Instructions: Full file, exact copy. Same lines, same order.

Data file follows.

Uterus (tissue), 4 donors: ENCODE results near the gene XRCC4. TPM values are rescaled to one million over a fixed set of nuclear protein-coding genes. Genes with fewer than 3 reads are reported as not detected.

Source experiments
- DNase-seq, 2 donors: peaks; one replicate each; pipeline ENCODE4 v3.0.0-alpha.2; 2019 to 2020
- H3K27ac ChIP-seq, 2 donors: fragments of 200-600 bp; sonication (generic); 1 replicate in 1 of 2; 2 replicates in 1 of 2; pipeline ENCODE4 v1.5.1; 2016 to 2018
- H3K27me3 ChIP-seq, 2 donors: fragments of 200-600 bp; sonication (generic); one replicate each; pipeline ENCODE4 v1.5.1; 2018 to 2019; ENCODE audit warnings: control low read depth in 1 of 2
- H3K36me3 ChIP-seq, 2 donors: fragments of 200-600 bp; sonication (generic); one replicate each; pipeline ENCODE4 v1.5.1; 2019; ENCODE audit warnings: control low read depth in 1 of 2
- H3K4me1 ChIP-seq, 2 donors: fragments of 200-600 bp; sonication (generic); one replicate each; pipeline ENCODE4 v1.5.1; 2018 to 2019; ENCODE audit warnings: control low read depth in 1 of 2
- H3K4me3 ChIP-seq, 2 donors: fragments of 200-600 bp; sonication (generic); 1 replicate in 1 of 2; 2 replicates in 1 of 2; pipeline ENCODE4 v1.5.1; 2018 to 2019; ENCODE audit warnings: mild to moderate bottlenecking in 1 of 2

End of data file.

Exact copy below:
Uterus (tissue), 4 donors: ENCODE results near the gene XRCC4. TPM values are rescaled to one million over a fixed set of nuclear protein-coding genes. Genes with fewer than 3 reads are reported as not detected.

Source experiments
- DNase-seq, 2 donors: peaks; one replicate each; pipeline ENCODE4 v3.0.0-alpha.2; 2019 to 2020
- H3K27ac ChIP-seq, 2 donors: fragments of 200-600 bp; sonication (generic); 1 replicate in 1 of 2; 2 replicates in 1 of 2; pipeline ENCODE4 v1.5.1; 2016 to 2018
- H3K27me3 ChIP-seq, 2 donors: fragments of 200-600 bp; sonication (generic); one replicate each; pipeline ENCODE4 v1.5.1; 2018 to 2019; ENCODE audit warnings: control low read depth in 1 of 2
- H3K36me3 ChIP-seq, 2 donors: fragments of 200-600 bp; sonication (generic); one replicate each; pipeline ENCODE4 v1.5.1; 2019; ENCODE audit warnings: control low read depth in 1 of 2
- H3K4me1 ChIP-seq, 2 donors: fragments of 200-600 bp; sonication (generic); one replicate each; pipeline ENCODE4 v1.5.1; 2018 to 2019; ENCODE audit warnings: control low read depth in 1 of 2
- H3K4me3 ChIP-seq, 2 donors: fragments of 200-600 bp; sonication (generic); 1 replicate in 1 of 2; 2 replicates in 1 of 2; pipeline ENCODE4 v1.5.1; 2018 to 2019; ENCODE audit warnings: mild to moderate bottlenecking in 1 of 2